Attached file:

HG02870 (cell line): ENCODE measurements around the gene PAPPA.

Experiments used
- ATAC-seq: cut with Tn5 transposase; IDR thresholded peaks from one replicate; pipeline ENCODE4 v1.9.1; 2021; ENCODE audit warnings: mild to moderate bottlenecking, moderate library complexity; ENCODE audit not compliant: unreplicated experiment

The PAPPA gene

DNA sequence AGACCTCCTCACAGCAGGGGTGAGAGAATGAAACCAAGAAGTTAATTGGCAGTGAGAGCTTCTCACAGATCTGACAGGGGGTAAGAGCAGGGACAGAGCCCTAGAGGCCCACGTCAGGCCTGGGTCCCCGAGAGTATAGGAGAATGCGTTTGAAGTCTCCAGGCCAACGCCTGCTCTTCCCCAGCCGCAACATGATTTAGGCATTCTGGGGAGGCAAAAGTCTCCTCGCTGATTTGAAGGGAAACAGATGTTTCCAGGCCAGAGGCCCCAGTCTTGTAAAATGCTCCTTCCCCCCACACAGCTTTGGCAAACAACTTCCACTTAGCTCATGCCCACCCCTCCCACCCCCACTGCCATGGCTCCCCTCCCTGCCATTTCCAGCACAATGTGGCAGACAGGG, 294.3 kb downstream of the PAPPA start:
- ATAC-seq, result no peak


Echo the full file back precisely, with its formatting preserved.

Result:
HG02870 (cell line): ENCODE measurements around the gene PAPPA.

Experiments used
- ATAC-seq: cut with Tn5 transposase; IDR thresholded peaks from one replicate; pipeline ENCODE4 v1.9.1; 2021; ENCODE audit warnings: mild to moderate bottlenecking, moderate library complexity; ENCODE audit not compliant: unreplicated experiment

The PAPPA gene

DNA sequence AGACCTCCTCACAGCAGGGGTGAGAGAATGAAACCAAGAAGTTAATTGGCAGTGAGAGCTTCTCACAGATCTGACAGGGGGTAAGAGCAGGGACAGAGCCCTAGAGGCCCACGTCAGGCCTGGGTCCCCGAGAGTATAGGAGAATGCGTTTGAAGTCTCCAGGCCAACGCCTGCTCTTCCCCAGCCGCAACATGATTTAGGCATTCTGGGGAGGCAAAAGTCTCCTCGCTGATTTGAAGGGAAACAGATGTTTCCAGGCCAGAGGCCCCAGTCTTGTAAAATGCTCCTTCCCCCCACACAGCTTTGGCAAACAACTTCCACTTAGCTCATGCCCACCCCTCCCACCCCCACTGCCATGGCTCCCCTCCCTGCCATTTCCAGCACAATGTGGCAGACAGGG, 294.3 kb downstream of the PAPPA start:
- ATAC-seq, result no peak